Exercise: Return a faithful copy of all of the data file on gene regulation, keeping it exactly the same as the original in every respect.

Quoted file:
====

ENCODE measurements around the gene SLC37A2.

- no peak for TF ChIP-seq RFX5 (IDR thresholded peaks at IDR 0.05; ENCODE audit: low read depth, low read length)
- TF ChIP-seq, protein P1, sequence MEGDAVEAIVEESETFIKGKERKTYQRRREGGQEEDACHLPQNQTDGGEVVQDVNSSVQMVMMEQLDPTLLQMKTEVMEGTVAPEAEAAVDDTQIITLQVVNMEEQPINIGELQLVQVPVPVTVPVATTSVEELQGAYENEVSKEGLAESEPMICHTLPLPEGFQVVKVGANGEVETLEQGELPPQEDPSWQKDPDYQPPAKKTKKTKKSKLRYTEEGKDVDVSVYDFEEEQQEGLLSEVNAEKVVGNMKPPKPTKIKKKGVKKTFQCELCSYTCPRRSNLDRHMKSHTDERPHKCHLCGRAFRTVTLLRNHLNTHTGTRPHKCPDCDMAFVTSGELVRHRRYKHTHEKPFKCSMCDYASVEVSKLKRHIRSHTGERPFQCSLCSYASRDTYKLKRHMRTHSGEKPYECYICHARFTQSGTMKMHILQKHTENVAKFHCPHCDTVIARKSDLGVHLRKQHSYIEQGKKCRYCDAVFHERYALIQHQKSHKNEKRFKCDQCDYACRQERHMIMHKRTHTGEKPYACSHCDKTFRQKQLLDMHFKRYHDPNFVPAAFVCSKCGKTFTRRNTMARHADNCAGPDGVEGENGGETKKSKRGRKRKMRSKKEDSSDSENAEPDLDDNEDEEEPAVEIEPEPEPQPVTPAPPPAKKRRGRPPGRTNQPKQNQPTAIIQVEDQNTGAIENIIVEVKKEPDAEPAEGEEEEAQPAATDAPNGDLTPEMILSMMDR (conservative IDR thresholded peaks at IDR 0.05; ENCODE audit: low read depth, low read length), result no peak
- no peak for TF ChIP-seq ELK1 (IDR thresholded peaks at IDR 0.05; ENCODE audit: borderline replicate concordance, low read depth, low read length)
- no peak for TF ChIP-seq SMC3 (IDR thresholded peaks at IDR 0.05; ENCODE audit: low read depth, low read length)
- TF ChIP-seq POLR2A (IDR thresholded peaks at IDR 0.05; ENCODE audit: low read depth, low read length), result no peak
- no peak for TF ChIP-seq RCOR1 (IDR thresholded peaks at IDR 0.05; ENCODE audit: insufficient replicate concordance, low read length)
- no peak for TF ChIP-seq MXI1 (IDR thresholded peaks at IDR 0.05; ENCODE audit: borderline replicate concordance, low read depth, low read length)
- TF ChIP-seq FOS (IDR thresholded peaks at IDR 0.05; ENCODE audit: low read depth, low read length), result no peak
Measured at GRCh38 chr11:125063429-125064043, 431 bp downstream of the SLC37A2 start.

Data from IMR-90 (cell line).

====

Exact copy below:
ENCODE measurements around the gene SLC37A2.

- no peak for TF ChIP-seq RFX5 (IDR thresholded peaks at IDR 0.05; ENCODE audit: low read depth, low read length)
- TF ChIP-seq, protein P1, sequence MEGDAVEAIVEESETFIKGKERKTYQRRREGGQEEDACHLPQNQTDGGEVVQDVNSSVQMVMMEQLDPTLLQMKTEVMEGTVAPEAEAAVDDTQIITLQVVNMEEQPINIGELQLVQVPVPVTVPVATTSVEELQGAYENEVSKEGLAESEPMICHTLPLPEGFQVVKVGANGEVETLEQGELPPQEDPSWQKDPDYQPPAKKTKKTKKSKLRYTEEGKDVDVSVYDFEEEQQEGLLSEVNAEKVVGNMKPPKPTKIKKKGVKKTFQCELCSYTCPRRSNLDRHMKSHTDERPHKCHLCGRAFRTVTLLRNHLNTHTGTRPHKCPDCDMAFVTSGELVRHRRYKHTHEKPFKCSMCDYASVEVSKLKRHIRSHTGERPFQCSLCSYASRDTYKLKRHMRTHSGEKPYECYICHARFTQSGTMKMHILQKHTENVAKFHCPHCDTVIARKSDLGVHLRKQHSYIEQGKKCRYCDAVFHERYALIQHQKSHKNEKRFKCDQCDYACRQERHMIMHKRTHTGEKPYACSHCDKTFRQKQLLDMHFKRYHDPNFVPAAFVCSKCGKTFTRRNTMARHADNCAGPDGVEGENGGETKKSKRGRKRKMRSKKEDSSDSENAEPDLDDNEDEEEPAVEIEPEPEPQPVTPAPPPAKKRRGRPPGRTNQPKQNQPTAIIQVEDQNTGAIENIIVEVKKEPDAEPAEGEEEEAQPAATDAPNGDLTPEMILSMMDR (conservative IDR thresholded peaks at IDR 0.05; ENCODE audit: low read depth, low read length), result no peak
- no peak for TF ChIP-seq ELK1 (IDR thresholded peaks at IDR 0.05; ENCODE audit: borderline replicate concordance, low read depth, low read length)
- no peak for TF ChIP-seq SMC3 (IDR thresholded peaks at IDR 0.05; ENCODE audit: low read depth, low read length)
- TF ChIP-seq POLR2A (IDR thresholded peaks at IDR 0.05; ENCODE audit: low read depth, low read length), result no peak
- no peak for TF ChIP-seq RCOR1 (IDR thresholded peaks at IDR 0.05; ENCODE audit: insufficient replicate concordance, low read length)
- no peak for TF ChIP-seq MXI1 (IDR thresholded peaks at IDR 0.05; ENCODE audit: borderline replicate concordance, low read depth, low read length)
- TF ChIP-seq FOS (IDR thresholded peaks at IDR 0.05; ENCODE audit: low read depth, low read length), result no peak
Measured at GRCh38 chr11:125063429-125064043, 431 bp downstream of the SLC37A2 start.

Data from IMR-90 (cell line).